Tim Minchin, Royal Albert Hall, London

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The Independent Culture

"Nothing ruins comedy like arenas," sings Tim Minchin in his opening number.

Except, this isn't just comedy – this is a show of witty stand-up, warm storytelling, tender tearjerkers, righteous ire and rock-star pretensions that, some dodgy sound issues aside, more than lives up to its arena billing.

Minchin's charisma and talent have never been in question and in this opulent venue 4,500 or so people see those superstar qualities mushroom. That opening line is the first of many gigantic knowing winks given to the audience to let them know that despite his hiring of the Royal Albert Hall and a 55-piece orchestra to bolster his cheeky and intelligent comedy numbers, he is still the same old Tim. He knows this is a potentially hubristic exercise, but such ambition led him to turn Roald Dahl's Matilda into a musical and that has critical acclaim in the bag and a West End run to come in the autumn. The guy is on a roll.

There is a triumphant air to the gig, which mixes new and old. The irony is that the subtler songs and the between-song monologues work best. What a time to find out that less is more. The showstoppers – "Tumour", the "Let Me Entertain You"-esque "Dark Side" and rock odyssey "Cheese" – don't feel like showstoppers, as Minchin's densely packed witticisms are drowned beneath reverb and orchestra. The more the players strive, the more you have to strain. You can't quite kick back and enjoy the ride, until a little moderation is adopted.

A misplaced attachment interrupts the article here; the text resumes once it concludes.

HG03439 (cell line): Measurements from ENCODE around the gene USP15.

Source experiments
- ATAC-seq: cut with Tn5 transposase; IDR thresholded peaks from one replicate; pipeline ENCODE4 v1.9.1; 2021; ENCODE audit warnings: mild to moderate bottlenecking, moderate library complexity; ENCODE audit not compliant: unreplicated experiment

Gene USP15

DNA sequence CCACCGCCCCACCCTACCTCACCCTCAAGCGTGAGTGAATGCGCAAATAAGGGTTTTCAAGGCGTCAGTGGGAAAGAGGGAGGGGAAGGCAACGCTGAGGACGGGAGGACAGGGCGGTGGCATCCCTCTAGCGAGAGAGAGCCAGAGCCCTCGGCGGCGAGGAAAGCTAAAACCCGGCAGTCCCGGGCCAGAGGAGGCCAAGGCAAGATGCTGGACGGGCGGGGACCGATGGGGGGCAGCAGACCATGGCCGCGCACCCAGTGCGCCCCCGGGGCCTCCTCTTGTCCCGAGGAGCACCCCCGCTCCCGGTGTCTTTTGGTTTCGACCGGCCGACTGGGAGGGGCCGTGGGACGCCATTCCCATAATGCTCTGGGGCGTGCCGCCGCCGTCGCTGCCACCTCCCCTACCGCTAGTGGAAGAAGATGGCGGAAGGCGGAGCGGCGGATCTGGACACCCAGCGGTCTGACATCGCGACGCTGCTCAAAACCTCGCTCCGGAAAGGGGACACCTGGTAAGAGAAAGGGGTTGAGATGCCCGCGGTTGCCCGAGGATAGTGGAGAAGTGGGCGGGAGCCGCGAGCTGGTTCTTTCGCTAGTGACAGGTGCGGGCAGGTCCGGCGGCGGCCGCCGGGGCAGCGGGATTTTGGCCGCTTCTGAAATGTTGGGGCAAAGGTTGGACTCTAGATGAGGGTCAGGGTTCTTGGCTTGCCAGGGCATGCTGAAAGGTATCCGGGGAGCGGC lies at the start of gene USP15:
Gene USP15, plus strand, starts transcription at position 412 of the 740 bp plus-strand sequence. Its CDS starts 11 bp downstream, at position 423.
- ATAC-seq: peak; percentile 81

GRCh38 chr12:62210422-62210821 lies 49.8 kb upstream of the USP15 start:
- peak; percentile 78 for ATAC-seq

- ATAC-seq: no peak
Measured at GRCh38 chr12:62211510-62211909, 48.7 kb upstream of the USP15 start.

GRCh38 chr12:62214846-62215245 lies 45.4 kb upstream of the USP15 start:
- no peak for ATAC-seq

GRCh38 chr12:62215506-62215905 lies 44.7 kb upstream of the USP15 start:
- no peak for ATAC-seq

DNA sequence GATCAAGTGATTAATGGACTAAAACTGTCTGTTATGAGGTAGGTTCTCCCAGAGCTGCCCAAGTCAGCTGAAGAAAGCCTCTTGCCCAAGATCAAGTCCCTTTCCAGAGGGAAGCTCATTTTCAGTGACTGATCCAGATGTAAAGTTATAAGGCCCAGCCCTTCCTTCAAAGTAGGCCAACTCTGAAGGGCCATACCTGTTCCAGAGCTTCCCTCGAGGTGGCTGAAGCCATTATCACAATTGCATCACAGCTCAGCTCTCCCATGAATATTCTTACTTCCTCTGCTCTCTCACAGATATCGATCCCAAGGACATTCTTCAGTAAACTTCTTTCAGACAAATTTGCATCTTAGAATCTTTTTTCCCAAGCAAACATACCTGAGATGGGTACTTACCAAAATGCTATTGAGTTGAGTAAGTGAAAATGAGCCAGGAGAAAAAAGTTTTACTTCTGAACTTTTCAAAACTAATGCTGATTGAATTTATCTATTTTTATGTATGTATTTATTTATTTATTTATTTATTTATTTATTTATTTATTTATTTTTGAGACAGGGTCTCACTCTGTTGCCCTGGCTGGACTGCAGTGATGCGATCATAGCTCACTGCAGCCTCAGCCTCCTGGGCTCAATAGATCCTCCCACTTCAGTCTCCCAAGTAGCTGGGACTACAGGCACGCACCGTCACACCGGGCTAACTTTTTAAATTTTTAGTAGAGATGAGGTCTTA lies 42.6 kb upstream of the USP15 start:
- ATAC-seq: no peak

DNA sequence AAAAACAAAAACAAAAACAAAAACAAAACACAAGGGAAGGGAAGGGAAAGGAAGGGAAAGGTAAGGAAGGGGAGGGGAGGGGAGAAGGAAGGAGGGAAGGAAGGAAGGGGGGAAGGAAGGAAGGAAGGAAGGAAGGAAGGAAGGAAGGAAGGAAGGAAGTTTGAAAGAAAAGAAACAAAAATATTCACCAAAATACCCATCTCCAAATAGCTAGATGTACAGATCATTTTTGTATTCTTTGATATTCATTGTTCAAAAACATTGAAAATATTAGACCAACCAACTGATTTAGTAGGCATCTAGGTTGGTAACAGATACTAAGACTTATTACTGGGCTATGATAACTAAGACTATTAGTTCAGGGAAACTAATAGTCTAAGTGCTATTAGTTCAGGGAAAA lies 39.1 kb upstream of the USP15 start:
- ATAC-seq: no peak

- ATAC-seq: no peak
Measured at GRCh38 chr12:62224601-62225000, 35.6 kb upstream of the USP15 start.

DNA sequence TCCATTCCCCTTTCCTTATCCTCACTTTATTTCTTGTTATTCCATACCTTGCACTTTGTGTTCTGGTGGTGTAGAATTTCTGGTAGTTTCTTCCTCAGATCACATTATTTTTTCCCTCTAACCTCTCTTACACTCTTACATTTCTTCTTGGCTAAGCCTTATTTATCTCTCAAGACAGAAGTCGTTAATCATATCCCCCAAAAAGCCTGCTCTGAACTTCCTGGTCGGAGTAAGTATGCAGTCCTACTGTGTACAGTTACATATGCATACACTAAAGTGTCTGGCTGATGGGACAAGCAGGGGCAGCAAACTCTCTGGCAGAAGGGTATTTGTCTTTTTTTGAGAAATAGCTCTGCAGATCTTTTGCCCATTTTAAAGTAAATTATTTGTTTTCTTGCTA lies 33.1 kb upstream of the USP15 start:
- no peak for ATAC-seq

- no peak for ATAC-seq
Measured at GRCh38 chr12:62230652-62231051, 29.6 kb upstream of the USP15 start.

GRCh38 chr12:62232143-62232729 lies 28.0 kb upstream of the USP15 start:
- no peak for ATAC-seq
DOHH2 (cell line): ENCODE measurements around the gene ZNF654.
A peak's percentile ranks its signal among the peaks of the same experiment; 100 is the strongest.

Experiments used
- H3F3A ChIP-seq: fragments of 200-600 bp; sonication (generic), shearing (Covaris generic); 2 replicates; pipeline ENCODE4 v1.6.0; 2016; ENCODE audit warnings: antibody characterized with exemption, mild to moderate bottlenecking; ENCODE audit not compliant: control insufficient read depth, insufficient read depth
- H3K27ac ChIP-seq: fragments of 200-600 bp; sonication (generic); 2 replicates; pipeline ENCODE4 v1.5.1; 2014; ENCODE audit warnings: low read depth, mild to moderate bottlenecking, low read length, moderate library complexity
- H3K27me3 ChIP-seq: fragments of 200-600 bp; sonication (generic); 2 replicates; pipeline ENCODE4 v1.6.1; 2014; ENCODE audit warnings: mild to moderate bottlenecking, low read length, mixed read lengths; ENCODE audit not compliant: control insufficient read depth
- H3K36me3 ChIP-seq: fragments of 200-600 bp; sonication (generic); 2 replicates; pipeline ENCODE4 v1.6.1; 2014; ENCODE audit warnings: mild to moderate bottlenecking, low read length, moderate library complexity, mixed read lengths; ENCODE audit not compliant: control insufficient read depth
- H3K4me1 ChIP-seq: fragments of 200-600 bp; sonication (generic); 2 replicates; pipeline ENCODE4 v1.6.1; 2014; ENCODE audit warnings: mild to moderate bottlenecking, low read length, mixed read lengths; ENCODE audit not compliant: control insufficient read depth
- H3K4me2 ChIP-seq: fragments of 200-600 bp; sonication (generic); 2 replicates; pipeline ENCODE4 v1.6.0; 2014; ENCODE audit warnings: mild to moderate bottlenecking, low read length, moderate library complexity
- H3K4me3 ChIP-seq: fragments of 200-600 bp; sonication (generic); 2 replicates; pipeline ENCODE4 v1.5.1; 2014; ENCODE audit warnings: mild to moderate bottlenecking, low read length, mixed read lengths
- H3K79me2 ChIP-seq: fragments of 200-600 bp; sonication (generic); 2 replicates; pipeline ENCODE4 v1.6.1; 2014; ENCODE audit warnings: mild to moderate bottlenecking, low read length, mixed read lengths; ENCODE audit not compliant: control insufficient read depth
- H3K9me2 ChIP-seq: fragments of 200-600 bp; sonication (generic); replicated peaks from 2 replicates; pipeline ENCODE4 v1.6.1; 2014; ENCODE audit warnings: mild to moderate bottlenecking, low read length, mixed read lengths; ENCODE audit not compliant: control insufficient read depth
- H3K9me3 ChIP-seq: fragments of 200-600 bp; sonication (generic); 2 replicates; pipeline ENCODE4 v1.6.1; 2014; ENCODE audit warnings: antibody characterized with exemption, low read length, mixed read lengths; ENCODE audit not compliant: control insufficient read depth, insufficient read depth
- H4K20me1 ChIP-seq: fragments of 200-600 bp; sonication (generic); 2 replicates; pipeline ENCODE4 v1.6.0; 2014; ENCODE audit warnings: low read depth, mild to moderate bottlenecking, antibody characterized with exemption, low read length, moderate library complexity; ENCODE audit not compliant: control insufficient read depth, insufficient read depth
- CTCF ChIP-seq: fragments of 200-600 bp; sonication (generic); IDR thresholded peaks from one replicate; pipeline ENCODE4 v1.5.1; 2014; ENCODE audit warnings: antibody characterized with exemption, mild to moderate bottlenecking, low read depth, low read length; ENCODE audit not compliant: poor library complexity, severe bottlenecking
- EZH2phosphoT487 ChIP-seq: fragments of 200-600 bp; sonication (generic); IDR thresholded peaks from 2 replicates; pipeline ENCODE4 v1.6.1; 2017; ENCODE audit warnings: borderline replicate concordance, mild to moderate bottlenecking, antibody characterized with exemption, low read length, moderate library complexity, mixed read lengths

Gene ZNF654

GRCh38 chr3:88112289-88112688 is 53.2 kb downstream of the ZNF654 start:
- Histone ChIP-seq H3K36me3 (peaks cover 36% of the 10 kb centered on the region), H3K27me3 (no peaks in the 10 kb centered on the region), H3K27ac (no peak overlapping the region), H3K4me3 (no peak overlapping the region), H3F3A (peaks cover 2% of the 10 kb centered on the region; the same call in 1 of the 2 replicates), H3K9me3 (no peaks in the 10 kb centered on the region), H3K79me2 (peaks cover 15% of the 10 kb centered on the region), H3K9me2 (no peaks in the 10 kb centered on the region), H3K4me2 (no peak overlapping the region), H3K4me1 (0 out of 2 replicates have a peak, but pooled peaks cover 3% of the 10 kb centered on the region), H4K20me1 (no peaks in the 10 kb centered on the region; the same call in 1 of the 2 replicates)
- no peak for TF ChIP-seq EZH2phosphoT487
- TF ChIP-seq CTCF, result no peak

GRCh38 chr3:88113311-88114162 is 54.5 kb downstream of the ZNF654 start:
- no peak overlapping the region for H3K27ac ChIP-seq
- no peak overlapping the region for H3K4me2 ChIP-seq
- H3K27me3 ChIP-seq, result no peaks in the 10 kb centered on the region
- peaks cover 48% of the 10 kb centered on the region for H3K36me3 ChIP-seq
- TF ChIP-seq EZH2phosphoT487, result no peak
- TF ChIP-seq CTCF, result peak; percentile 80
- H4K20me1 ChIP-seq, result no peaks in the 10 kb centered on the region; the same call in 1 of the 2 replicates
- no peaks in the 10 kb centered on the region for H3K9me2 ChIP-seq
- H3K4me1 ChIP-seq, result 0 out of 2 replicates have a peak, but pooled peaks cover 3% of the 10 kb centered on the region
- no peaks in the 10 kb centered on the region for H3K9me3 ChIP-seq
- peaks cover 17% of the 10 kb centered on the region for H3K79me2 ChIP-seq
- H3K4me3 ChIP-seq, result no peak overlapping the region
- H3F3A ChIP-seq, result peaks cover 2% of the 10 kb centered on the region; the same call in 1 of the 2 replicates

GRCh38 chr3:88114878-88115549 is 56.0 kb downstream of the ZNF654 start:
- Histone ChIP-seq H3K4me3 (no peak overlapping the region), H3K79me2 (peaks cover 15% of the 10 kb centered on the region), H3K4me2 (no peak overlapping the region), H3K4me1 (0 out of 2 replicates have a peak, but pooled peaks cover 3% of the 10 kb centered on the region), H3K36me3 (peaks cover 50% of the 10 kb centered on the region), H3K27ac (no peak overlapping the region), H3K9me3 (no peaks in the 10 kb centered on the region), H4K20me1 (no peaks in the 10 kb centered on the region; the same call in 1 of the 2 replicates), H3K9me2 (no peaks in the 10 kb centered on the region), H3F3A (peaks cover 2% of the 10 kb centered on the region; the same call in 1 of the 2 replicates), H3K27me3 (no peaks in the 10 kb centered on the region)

The show survives this. The second-half opener, "Prejudice", which relies on surprise for the joke to work, stands up to repeated listens and is wonderfully, lightly orchestrated. It is followed by the highlight of the show, a delicate "Lullaby" that reveals the darkest thoughts of a parent towards an unruly child. The poignant "White Wine in the Sun" and "Not Perfect", close on a non-comic, gratifying note.

Minchin continues to push outwards and continues to pull it off. Later this year he will return to the Albert Hall, as the first comedian to participate in the Proms. It is a smart move for all involved. Arenas suit him rather well.